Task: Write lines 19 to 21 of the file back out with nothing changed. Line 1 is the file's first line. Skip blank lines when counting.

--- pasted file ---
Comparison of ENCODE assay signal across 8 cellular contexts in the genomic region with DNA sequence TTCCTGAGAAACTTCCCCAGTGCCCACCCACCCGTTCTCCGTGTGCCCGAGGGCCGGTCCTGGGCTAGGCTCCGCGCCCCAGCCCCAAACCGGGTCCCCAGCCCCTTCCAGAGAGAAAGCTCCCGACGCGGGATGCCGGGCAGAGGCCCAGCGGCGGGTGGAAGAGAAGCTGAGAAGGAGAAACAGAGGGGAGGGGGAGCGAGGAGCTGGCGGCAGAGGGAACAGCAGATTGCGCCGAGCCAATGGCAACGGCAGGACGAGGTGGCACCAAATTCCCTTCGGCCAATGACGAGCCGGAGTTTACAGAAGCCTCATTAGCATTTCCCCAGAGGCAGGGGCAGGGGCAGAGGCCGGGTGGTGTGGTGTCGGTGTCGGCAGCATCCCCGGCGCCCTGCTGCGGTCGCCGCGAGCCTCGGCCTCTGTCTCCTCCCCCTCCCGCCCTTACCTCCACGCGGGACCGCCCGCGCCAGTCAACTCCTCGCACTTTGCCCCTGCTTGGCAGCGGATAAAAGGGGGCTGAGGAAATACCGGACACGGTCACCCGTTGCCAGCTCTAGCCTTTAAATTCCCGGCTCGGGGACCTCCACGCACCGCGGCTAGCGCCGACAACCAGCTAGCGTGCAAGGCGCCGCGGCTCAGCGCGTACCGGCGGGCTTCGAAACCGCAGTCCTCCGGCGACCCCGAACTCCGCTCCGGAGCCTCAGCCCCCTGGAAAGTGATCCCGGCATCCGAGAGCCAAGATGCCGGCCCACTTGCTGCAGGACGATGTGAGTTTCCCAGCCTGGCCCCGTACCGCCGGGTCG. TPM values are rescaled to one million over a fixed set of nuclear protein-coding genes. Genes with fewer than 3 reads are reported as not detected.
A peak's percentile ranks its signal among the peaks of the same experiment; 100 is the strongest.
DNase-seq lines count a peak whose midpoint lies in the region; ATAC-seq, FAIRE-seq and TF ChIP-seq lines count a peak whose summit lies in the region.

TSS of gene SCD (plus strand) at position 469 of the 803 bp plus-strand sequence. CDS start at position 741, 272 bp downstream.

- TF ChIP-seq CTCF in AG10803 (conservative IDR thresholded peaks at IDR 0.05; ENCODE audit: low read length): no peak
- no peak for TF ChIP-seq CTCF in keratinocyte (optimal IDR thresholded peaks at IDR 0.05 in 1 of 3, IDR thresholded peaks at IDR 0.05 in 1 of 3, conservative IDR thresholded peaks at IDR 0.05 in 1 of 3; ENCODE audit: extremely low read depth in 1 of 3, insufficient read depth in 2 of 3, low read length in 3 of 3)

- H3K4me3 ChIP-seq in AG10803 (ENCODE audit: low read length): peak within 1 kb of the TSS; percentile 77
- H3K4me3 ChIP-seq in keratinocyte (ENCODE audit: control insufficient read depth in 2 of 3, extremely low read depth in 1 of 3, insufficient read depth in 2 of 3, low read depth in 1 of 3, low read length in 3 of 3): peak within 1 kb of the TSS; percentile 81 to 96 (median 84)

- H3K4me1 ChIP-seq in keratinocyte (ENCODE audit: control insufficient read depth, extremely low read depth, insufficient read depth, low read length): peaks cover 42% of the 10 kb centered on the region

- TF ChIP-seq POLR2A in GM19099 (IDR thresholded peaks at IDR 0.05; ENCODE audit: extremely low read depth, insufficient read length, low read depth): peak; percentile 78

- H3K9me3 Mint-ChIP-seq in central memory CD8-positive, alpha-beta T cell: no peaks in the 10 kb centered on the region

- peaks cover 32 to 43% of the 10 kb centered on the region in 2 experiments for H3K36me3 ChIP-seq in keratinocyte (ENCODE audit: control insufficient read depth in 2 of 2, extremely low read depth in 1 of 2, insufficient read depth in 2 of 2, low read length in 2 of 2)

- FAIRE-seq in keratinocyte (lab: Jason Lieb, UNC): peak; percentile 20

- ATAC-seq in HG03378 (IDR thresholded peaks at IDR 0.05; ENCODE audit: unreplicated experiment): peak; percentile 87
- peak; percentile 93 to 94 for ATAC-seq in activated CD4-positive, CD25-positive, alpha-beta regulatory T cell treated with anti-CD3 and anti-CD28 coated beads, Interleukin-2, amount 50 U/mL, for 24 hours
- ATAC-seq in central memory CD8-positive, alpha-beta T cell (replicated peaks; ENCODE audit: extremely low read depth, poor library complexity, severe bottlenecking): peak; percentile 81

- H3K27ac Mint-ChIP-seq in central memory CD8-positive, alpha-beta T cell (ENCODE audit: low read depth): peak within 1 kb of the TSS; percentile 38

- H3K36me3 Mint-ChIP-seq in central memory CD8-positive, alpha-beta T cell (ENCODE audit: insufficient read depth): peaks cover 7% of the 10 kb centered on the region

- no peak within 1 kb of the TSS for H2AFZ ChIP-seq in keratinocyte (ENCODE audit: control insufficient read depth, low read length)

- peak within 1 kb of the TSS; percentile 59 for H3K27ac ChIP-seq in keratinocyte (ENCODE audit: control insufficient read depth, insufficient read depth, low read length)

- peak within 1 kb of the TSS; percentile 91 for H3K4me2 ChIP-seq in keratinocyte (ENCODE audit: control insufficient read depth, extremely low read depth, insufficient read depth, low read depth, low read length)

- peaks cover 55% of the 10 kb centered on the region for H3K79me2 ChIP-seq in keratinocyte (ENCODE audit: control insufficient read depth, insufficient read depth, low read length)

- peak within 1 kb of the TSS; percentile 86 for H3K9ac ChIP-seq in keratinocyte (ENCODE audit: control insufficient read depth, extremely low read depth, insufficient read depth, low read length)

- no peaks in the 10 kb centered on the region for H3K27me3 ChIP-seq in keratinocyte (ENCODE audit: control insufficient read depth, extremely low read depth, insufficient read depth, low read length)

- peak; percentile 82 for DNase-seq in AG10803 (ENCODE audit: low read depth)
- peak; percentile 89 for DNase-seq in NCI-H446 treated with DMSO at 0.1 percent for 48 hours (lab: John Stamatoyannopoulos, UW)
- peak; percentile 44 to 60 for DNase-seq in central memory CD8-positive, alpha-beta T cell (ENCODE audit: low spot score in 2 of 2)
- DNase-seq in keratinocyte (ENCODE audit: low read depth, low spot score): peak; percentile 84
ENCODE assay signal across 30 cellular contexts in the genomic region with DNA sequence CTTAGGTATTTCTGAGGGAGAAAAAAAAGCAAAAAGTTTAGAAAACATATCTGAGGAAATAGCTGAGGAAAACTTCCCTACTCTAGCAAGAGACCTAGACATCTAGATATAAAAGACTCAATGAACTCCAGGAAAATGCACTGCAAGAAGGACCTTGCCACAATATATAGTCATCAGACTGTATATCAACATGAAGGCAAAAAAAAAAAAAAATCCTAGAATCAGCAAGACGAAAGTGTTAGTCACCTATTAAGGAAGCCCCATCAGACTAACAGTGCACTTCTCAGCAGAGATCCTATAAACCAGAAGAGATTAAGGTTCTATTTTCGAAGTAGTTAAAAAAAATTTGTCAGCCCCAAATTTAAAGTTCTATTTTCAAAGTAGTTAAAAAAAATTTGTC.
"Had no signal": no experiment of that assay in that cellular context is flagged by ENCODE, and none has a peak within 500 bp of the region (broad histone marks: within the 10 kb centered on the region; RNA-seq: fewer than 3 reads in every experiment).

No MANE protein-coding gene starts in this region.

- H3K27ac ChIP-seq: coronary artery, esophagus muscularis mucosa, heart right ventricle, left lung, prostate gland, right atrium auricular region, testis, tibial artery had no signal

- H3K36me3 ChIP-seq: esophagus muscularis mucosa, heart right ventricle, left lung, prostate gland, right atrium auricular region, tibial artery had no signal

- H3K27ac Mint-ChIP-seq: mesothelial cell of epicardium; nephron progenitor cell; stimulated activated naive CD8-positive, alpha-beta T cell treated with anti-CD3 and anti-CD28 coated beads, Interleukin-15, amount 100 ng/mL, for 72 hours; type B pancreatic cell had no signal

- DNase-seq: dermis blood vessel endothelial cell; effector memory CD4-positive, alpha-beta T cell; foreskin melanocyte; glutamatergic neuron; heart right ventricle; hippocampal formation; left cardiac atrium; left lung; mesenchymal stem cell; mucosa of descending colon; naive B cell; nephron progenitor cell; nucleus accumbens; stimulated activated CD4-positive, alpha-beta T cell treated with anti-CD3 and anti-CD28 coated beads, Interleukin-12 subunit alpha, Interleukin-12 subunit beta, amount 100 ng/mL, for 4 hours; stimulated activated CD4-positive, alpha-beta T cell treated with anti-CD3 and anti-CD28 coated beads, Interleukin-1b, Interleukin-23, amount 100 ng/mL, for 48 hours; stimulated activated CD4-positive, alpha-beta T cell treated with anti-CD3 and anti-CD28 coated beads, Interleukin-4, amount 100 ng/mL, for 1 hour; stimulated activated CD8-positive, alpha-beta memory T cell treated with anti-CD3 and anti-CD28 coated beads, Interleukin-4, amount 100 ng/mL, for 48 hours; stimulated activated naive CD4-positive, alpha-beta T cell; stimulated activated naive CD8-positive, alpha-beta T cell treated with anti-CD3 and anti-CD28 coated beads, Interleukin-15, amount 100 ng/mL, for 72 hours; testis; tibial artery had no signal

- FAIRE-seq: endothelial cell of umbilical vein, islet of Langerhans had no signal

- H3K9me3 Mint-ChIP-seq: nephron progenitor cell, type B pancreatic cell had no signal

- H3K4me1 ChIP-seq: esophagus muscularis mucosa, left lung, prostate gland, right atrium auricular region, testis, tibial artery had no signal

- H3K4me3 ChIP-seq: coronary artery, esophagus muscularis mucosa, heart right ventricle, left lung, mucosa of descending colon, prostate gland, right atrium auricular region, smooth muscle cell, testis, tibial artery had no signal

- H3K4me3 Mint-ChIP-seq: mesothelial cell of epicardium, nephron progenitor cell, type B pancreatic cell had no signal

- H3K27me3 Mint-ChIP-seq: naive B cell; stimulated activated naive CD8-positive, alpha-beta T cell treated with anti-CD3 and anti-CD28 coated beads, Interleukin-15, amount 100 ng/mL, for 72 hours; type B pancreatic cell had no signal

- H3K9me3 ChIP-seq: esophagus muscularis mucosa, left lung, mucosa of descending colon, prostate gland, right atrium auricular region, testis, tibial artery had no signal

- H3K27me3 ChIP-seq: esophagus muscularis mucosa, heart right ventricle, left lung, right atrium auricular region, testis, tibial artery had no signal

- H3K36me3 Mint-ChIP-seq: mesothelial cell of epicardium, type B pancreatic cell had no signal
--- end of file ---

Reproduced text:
- no peak within 1 kb of the TSS for H2AFZ ChIP-seq in keratinocyte (ENCODE audit: control insufficient read depth, low read length)

- peak within 1 kb of the TSS; percentile 59 for H3K27ac ChIP-seq in keratinocyte (ENCODE audit: control insufficient read depth, insufficient read depth, low read length)

- peak within 1 kb of the TSS; percentile 91 for H3K4me2 ChIP-seq in keratinocyte (ENCODE audit: control insufficient read depth, extremely low read depth, insufficient read depth, low read depth, low read length)